Dad figured Hanley Road would be the most direct route. He could take the highway, but he didn’t want to contend with higher speeds and the potential for an anonymous, boozy driver veering head-on into his path. The thought of that was too much for his weary brain.
Under the whir of tires hugging cold pavement, Mom glanced over her left shoulder to check on the two of us in the backseat. Diane and I were beginning to fade. Mom knew we would be asleep soon. She and Dad were prepared to rouse us from our slumber once we pulled into the driveway. She felt comfort knowing we would need to be carried into the house and rolled into bed. She didn’t know there was more excitement coming before we trailed off to sleep.
A few minutes passed before something caught Mom’s eye between the high beams of an approaching car. She spotted a fuzzy figure up ahead a few hundred feet on the right shoulder. Someone was walking alone. From a distance, it could have been a man or woman. She and Dad couldn’t be sure.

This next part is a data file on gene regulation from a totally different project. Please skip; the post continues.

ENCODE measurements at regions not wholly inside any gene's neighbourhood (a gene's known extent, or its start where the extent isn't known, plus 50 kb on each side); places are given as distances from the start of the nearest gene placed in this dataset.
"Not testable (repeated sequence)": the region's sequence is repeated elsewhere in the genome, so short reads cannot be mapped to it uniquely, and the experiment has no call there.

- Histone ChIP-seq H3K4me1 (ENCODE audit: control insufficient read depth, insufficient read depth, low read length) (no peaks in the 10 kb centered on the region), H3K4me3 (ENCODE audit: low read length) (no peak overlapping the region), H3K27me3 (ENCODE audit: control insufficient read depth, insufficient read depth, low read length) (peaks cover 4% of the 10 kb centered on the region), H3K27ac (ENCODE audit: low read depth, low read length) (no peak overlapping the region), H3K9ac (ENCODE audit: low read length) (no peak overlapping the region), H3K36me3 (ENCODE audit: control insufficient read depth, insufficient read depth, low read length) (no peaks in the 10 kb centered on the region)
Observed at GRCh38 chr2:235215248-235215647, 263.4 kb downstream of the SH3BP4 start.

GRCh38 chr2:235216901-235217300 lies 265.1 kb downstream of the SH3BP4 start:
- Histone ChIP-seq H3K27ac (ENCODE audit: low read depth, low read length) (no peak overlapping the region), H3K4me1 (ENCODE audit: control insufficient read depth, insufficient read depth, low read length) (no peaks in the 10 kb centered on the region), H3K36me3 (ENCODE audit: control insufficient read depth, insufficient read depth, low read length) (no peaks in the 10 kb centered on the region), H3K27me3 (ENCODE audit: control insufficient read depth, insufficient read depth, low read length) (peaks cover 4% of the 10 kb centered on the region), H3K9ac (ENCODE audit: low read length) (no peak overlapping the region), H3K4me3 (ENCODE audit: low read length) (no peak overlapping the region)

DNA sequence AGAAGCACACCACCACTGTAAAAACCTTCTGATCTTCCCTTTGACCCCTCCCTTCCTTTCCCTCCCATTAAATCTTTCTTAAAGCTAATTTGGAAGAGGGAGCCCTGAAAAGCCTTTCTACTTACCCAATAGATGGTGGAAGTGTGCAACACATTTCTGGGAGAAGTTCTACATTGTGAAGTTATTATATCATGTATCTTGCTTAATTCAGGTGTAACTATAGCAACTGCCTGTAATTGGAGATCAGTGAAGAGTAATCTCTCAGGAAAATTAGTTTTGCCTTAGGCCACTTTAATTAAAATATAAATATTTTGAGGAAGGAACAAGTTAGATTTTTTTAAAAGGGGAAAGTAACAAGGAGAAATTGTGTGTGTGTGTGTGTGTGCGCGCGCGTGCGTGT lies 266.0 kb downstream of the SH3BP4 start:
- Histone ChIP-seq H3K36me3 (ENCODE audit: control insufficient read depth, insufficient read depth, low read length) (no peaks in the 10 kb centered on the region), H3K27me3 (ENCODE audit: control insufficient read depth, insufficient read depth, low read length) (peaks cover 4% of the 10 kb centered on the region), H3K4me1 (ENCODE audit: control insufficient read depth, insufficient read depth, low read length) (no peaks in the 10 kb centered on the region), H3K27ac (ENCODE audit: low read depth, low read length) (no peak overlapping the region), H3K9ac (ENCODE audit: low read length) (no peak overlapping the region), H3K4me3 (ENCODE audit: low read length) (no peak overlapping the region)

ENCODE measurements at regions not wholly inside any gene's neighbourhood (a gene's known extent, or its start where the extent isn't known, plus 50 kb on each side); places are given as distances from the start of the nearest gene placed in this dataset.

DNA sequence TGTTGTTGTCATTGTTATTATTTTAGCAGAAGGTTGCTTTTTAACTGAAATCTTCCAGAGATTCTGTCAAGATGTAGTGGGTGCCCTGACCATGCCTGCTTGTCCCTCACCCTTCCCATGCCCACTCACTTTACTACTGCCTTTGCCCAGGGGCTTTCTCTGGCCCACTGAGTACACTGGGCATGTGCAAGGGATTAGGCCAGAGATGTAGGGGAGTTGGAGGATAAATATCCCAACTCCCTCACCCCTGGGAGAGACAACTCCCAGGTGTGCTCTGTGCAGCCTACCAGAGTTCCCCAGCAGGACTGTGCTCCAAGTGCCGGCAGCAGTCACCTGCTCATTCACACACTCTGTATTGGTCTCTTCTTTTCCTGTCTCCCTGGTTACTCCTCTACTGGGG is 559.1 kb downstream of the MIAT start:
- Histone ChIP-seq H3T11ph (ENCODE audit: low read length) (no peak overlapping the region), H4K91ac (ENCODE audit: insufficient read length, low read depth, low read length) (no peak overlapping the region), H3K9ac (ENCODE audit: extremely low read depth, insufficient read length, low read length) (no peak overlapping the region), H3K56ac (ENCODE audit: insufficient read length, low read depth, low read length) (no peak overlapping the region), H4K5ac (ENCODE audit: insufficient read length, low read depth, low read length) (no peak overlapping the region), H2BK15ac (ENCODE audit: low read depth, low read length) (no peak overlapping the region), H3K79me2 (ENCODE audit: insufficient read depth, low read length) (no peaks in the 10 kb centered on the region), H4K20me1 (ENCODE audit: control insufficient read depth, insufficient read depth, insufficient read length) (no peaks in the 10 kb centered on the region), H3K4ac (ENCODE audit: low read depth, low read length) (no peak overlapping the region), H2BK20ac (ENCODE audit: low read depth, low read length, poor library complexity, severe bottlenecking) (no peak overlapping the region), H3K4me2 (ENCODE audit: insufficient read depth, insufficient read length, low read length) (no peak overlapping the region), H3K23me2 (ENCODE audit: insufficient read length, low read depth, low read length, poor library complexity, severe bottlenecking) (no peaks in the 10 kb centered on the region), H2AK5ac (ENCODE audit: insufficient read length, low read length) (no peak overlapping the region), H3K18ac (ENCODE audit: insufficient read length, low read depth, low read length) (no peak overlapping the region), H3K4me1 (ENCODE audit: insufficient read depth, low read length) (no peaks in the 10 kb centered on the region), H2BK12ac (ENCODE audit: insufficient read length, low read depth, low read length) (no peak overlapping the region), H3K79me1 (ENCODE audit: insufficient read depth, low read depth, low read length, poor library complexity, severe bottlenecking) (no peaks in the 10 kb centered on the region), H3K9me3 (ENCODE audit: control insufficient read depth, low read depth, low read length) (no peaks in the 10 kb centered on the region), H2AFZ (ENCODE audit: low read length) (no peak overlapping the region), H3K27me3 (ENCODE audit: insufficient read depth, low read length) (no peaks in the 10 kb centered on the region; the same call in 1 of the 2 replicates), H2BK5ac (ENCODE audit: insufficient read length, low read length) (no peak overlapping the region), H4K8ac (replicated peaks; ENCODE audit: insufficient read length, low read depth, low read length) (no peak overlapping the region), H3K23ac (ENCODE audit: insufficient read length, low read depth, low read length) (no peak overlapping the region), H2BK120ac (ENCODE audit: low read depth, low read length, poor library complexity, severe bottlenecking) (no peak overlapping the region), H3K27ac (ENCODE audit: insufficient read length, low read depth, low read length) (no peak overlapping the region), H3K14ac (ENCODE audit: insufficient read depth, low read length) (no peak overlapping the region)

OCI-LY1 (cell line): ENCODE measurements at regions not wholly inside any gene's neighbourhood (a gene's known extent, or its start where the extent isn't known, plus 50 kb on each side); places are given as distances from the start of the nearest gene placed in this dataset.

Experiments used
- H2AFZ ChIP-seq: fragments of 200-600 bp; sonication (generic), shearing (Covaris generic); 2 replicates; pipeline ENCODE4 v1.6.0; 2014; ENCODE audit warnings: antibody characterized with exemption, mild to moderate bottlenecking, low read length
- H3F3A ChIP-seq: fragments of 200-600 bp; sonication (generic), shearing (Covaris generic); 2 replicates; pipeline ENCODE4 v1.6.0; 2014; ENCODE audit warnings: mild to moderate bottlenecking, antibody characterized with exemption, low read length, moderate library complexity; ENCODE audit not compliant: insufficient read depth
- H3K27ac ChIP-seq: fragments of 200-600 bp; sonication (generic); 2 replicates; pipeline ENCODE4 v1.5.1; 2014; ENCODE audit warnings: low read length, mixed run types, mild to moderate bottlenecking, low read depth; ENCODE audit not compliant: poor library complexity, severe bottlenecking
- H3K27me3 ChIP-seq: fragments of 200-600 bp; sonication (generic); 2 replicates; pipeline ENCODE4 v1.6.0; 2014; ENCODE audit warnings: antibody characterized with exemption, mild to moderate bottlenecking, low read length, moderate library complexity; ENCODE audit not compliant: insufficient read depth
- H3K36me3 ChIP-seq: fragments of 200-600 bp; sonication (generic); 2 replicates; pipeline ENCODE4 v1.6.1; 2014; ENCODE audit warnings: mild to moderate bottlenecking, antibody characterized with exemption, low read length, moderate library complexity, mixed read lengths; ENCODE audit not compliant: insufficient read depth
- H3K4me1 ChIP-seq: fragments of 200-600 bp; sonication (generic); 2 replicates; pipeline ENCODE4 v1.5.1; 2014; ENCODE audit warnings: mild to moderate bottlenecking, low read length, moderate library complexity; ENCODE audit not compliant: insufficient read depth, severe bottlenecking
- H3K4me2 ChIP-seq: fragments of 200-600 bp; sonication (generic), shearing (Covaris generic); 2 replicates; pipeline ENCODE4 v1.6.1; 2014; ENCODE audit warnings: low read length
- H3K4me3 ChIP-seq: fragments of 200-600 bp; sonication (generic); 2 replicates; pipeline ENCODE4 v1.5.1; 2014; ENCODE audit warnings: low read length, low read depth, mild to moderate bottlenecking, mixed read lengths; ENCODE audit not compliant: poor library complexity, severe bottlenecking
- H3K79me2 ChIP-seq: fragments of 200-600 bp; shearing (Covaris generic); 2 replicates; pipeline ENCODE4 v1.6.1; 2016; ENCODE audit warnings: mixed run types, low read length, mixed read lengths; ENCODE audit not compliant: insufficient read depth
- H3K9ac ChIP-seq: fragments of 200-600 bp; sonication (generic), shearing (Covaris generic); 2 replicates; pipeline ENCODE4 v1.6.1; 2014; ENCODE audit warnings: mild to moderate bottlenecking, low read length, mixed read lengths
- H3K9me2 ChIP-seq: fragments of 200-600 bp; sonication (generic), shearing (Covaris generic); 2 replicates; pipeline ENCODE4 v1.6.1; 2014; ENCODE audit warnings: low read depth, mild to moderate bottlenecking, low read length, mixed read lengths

Dad reduced his speed. As we approached, our headlights illuminated a bewildered young woman teetering on silver high heels, shivering under a skimpy mink stole thrown over her shoulders, exposing an emerald cocktail dress and too much skin on a cold night.
Mom verbalized what Dad was thinking. “Walter, I think she needs help. Let’s pull over and see if she needs a ride somewhere.” They rolled down their windows and waved her over to the car.